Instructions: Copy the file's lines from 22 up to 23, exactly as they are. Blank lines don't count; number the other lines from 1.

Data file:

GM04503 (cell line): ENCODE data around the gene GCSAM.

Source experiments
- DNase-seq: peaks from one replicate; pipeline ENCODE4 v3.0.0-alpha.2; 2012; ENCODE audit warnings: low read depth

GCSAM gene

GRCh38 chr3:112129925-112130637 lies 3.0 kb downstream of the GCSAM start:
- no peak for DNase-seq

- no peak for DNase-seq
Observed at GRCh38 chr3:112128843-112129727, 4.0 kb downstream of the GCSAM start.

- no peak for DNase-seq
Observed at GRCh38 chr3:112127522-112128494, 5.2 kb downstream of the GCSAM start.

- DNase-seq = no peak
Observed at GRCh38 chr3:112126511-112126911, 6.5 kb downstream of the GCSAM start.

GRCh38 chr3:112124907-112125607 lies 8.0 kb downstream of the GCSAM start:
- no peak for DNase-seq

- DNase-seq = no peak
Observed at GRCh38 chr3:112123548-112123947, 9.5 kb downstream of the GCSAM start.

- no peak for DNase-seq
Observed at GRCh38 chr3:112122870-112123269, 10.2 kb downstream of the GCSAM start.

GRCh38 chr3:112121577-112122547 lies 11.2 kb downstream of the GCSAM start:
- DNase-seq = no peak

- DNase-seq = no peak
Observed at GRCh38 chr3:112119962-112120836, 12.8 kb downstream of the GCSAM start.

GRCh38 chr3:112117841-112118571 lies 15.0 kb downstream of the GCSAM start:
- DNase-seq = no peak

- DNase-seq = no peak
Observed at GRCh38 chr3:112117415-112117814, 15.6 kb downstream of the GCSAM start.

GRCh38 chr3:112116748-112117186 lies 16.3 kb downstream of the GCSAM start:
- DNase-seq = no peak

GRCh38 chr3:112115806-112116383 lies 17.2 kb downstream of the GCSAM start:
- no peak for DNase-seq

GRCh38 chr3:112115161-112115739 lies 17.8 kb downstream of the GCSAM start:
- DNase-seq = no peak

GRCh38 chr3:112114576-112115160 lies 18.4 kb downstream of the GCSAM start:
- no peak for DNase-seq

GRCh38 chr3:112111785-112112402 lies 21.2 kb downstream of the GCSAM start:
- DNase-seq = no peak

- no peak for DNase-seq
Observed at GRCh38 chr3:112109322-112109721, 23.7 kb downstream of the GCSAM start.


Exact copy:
Observed at GRCh38 chr3:112119962-112120836, 12.8 kb downstream of the GCSAM start.

GRCh38 chr3:112117841-112118571 lies 15.0 kb downstream of the GCSAM start: